HCMC – Vietnam is one of the countries with the highest growth rates in digital banking though it is still a developing economy, according to international organizations.
Speaking a digital banking workshop on September 28, Nguyen Quoc Hung, general secretary of the Vietnam Banking Association, said the fourth wave of Covid-19 last year fueled digital transformation in the banking sector.
During Covid lockdowns, Vietnamese were still able to transact with banks via mobile apps, Hung noted.
Positive business results achieved by many commercial banks during this period partly reflected the effectiveness of digital transformation.
Specifically, applying technology in business operations at an early stage increased the CASA ratio of VPBank, Techcombank, MB and HDBank to 40-50%, helping them achieve high profits.
Currently, 95% of payment services and deposits are made via digital platforms.
Until now, 95% of banks have mapped out their digital transformation strategies, mastering technologies such as cloud computing and big data, to go digital, improve IT systems and supply products and services on digital platforms.
The banking sector has also invested VND15,000 billion in digital transformation, which enabled it to achieve a growth rate of 40% in a short time, according to a representative of the SBV.
To achieve the target of 50% digitalized banking and 70% client transactions made via digital channels by 2025, the banking sector will focus on three main tasks. Firstly, it will invest in developing operational infrastructure and electronic payment systems. The banks will diversify their products and services by creating an ecosystem that enables them to provide new products and services on electronic devices and traditional ones.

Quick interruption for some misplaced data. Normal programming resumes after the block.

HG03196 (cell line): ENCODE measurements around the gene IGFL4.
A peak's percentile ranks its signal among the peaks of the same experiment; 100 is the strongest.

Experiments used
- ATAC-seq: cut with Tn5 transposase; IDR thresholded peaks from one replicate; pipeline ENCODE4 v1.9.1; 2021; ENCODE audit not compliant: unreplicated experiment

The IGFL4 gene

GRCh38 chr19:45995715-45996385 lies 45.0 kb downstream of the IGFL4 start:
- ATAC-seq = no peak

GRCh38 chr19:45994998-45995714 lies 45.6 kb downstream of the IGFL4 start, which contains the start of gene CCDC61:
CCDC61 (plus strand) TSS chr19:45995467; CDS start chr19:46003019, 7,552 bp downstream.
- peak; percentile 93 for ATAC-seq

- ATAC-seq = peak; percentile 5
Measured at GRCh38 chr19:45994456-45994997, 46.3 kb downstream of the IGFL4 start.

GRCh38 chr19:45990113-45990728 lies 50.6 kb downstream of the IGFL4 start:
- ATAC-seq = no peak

Secondly, the banking sector will coordinate with the Ministry of Public Security to connect residents via the available data platforms and provide better and safer banking services to customers.
Thirdly, the banks will improve the security of their services by providing customers with financial security skills and knowledge.
During the above digital transformation, the banking sector will face many obstacles. One of the most concerning issues is the lack of a legal corridor and consistency in regulations, namely the E-transaction Law and the Accounting Law.
In addition, a large amount of capital required for investment in IT and a shortage in human resources in this sector are also significant challenges, apart from hi-tech criminals always targeting banks to steal money.
The last hindrance is the awareness of customers of digital products, while some freely provide their accounts, passwords and transaction codes to others, possibly causing enormous losses for banks and customers when their transactions are no longer secured.